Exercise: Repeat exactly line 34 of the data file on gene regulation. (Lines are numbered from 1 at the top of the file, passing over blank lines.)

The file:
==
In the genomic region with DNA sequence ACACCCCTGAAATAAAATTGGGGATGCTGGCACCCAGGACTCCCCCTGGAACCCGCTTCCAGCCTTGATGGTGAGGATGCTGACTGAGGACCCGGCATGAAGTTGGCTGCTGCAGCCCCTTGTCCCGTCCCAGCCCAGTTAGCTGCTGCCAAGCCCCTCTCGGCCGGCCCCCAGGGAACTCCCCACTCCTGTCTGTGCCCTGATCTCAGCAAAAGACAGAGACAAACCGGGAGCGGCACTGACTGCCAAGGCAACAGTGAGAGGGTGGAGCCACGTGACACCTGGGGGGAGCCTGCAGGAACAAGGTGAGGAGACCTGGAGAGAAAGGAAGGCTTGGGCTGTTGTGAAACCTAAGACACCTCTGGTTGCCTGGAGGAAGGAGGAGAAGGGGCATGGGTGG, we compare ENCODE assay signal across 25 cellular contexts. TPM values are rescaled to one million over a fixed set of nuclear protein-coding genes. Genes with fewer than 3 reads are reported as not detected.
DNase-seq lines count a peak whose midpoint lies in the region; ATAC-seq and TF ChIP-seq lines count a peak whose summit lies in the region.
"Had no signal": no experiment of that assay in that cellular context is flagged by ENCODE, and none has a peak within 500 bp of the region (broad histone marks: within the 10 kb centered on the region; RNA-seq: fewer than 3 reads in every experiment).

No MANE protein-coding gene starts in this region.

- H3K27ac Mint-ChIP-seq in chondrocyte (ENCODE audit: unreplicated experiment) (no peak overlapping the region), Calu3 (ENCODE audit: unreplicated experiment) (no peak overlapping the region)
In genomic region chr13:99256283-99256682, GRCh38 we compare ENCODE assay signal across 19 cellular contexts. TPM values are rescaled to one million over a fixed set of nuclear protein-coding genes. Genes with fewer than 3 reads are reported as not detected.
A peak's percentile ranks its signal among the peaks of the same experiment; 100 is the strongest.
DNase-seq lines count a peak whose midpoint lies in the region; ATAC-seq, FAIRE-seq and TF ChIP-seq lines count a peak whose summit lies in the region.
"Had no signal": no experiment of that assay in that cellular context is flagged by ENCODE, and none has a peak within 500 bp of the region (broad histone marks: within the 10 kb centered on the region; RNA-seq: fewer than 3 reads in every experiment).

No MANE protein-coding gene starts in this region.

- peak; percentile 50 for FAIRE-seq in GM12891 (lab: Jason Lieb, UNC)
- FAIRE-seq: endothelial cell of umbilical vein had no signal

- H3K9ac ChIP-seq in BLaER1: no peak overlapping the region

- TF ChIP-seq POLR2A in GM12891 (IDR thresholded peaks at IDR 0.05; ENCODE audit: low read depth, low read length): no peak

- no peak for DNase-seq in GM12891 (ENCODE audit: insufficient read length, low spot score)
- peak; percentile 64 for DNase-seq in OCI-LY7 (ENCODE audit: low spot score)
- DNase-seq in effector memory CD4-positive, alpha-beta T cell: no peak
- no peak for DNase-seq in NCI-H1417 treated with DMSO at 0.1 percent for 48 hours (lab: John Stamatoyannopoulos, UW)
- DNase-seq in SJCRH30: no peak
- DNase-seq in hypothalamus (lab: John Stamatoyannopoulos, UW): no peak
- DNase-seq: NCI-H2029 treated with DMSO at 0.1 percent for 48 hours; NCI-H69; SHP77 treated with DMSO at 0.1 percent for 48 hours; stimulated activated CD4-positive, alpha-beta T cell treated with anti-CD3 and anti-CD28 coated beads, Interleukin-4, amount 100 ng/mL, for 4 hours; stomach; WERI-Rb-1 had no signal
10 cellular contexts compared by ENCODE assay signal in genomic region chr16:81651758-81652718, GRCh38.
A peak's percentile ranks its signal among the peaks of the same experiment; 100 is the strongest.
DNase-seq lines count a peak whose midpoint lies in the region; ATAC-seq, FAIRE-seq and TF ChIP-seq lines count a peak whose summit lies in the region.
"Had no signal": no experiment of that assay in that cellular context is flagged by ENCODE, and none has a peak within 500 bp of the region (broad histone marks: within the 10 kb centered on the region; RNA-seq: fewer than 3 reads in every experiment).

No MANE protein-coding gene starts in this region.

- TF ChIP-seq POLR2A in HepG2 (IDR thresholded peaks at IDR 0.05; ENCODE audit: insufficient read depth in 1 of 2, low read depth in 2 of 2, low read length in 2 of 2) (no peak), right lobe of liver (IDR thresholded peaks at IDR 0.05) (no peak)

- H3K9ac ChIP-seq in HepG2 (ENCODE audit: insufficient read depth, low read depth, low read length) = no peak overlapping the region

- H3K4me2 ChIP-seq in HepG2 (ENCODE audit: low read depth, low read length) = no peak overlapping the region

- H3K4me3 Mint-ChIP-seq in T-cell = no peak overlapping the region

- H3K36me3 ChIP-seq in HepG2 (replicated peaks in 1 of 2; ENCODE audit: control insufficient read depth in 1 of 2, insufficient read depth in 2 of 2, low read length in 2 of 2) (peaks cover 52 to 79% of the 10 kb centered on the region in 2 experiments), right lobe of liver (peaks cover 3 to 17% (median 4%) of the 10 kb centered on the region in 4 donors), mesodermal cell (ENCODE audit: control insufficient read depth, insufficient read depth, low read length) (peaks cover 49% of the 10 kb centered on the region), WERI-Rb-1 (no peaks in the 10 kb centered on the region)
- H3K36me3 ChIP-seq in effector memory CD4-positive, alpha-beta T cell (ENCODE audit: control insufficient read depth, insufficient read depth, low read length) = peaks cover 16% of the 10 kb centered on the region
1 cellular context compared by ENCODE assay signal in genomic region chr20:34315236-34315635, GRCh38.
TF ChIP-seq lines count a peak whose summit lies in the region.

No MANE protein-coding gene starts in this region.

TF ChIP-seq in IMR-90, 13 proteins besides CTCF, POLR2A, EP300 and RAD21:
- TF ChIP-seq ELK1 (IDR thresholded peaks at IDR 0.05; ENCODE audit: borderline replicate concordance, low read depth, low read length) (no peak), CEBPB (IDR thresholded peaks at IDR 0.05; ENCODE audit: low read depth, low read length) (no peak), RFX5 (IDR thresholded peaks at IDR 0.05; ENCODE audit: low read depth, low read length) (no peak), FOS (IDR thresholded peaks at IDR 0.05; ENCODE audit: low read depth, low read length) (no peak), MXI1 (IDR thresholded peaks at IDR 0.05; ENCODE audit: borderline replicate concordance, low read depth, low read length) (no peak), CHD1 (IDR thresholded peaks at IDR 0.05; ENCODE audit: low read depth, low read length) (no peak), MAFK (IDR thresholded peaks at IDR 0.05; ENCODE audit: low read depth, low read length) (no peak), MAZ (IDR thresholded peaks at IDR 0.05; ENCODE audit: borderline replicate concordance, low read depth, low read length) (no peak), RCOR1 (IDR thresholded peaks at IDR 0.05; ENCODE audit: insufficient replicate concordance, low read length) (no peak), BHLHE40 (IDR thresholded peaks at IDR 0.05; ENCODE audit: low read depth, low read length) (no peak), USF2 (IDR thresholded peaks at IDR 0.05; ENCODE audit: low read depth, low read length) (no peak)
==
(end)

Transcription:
TF ChIP-seq lines count a peak whose summit lies in the region.